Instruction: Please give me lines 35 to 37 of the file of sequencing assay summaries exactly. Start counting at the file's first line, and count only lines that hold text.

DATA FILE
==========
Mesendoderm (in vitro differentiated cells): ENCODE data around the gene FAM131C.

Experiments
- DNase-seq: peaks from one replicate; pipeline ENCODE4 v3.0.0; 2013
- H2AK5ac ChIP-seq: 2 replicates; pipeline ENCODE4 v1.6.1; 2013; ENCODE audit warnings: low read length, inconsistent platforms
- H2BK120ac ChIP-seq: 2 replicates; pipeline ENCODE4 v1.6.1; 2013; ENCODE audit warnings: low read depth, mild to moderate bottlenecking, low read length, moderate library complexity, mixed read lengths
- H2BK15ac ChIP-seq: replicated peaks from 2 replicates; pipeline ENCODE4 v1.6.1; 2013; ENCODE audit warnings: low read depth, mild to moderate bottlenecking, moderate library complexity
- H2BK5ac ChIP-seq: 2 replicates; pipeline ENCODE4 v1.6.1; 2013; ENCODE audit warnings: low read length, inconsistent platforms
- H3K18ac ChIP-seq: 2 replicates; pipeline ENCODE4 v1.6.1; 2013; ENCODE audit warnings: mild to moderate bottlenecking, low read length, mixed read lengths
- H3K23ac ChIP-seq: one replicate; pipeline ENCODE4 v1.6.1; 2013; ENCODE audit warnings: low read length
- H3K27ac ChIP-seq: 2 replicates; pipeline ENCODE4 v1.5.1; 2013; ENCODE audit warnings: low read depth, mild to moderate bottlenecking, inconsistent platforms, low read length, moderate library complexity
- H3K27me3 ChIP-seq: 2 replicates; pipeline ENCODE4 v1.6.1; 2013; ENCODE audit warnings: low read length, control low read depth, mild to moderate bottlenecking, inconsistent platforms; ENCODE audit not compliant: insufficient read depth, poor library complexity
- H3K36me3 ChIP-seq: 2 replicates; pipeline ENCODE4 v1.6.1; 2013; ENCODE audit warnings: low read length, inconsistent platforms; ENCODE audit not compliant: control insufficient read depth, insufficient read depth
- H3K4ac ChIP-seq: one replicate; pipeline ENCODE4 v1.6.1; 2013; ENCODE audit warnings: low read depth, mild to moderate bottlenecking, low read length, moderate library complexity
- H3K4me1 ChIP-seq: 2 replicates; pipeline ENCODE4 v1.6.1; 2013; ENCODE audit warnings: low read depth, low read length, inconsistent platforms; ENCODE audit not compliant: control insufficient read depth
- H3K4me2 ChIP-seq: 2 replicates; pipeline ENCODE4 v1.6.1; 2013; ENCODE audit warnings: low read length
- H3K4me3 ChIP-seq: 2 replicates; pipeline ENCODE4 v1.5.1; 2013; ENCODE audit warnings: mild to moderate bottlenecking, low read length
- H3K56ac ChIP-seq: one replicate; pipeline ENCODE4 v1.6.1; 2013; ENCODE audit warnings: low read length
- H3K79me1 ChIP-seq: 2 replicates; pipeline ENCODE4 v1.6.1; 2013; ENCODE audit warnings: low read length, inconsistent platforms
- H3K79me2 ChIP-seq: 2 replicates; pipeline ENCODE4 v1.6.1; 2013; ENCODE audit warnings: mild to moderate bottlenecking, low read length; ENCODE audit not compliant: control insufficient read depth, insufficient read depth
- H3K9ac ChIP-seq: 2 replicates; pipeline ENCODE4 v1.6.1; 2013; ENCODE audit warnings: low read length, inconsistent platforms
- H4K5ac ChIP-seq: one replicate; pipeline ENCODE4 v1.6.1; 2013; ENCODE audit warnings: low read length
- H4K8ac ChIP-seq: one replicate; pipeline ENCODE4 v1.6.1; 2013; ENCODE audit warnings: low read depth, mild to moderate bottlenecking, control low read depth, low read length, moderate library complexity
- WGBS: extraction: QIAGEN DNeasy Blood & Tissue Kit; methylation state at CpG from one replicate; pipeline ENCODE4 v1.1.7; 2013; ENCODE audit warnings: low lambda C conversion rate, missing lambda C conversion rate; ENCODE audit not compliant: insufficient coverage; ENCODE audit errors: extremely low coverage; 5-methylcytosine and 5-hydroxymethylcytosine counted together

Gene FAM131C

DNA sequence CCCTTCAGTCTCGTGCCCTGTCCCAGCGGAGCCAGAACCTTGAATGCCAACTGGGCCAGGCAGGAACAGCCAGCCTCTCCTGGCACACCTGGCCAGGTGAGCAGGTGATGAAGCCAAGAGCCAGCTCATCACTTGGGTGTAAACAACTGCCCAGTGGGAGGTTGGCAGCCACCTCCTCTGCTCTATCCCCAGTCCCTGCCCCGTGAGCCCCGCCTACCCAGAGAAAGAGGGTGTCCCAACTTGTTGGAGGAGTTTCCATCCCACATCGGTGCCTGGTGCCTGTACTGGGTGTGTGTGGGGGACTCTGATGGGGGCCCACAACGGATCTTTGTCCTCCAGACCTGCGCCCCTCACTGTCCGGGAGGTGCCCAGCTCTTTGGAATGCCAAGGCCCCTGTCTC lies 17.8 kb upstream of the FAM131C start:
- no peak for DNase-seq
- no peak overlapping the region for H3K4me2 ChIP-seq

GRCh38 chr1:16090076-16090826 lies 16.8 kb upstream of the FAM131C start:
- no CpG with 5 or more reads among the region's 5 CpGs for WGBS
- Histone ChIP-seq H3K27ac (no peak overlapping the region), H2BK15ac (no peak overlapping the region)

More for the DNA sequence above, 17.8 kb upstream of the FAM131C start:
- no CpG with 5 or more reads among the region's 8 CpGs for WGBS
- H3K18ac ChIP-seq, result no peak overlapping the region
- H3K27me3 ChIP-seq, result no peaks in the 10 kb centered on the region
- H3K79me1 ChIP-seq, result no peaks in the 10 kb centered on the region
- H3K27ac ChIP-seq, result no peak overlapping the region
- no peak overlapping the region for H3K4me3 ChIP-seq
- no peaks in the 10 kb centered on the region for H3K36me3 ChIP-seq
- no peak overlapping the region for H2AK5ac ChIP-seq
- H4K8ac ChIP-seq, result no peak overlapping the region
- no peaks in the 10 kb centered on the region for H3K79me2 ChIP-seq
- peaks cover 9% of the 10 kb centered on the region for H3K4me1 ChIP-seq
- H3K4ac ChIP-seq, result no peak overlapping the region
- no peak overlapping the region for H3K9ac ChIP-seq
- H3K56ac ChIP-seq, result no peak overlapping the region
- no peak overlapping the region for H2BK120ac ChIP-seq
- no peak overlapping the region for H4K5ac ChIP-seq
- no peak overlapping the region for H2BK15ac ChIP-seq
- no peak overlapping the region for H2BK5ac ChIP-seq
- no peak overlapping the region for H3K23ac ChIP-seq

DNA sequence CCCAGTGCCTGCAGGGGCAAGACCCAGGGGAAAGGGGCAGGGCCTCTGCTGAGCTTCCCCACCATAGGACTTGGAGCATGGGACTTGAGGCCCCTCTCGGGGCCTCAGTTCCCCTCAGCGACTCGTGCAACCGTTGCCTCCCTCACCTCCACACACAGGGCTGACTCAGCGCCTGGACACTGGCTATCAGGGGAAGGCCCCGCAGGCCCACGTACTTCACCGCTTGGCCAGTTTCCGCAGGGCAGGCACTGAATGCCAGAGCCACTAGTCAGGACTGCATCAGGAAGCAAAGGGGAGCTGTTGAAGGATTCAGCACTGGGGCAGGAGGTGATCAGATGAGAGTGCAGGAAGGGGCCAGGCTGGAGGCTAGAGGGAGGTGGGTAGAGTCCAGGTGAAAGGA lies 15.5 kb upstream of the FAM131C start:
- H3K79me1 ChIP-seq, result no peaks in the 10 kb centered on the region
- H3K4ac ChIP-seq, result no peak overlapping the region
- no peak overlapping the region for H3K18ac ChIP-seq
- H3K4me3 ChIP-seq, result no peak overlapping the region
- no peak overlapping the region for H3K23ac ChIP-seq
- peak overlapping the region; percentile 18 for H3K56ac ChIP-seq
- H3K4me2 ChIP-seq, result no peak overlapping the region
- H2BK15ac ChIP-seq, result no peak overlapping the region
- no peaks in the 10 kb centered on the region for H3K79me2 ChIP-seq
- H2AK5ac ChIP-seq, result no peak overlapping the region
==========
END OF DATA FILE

- H3K79me1 ChIP-seq, result no peaks in the 10 kb centered on the region
- H3K27ac ChIP-seq, result no peak overlapping the region
- no peak overlapping the region for H3K4me3 ChIP-seq